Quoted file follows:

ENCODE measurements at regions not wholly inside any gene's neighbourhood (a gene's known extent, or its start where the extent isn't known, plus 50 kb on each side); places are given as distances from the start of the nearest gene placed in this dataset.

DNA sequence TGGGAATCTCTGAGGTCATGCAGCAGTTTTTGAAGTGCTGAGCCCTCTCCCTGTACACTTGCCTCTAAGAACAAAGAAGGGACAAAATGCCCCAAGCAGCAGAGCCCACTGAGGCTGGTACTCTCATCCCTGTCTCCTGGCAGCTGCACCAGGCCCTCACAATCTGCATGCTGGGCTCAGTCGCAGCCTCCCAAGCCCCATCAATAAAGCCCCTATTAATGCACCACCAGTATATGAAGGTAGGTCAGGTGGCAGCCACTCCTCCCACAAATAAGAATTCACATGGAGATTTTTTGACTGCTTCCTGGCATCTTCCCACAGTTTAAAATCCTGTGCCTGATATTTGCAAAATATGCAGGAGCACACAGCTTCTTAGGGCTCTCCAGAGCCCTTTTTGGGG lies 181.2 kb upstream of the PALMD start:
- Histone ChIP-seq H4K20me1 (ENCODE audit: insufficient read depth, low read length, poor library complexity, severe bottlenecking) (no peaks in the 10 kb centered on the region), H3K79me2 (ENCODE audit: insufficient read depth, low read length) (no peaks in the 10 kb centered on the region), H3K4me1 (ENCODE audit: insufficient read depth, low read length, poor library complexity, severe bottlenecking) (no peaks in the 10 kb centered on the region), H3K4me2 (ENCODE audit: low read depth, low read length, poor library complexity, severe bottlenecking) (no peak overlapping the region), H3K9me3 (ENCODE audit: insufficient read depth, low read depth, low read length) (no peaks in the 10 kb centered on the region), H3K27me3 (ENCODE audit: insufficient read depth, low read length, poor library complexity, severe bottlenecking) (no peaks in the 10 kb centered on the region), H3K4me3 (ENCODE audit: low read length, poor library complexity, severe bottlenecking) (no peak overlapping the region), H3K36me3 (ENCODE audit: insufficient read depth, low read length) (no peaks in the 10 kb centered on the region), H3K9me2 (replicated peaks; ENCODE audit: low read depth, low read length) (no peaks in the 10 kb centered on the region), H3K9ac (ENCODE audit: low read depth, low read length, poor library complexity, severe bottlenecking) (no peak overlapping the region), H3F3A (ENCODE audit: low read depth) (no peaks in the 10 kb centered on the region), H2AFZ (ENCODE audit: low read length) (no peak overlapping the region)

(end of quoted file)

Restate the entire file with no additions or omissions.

ENCODE measurements at regions not wholly inside any gene's neighbourhood (a gene's known extent, or its start where the extent isn't known, plus 50 kb on each side); places are given as distances from the start of the nearest gene placed in this dataset.

DNA sequence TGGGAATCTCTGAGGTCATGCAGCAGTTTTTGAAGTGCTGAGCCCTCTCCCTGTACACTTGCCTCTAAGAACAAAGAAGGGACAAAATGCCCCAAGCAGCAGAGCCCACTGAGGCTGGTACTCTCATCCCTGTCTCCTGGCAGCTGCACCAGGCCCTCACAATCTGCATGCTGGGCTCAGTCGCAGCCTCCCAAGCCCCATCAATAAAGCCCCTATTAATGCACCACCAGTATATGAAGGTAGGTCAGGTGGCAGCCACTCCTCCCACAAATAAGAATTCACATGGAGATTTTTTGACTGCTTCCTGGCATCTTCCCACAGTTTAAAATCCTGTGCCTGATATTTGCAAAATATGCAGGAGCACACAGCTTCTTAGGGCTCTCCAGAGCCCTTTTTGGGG lies 181.2 kb upstream of the PALMD start:
- Histone ChIP-seq H4K20me1 (ENCODE audit: insufficient read depth, low read length, poor library complexity, severe bottlenecking) (no peaks in the 10 kb centered on the region), H3K79me2 (ENCODE audit: insufficient read depth, low read length) (no peaks in the 10 kb centered on the region), H3K4me1 (ENCODE audit: insufficient read depth, low read length, poor library complexity, severe bottlenecking) (no peaks in the 10 kb centered on the region), H3K4me2 (ENCODE audit: low read depth, low read length, poor library complexity, severe bottlenecking) (no peak overlapping the region), H3K9me3 (ENCODE audit: insufficient read depth, low read depth, low read length) (no peaks in the 10 kb centered on the region), H3K27me3 (ENCODE audit: insufficient read depth, low read length, poor library complexity, severe bottlenecking) (no peaks in the 10 kb centered on the region), H3K4me3 (ENCODE audit: low read length, poor library complexity, severe bottlenecking) (no peak overlapping the region), H3K36me3 (ENCODE audit: insufficient read depth, low read length) (no peaks in the 10 kb centered on the region), H3K9me2 (replicated peaks; ENCODE audit: low read depth, low read length) (no peaks in the 10 kb centered on the region), H3K9ac (ENCODE audit: low read depth, low read length, poor library complexity, severe bottlenecking) (no peak overlapping the region), H3F3A (ENCODE audit: low read depth) (no peaks in the 10 kb centered on the region), H2AFZ (ENCODE audit: low read length) (no peak overlapping the region)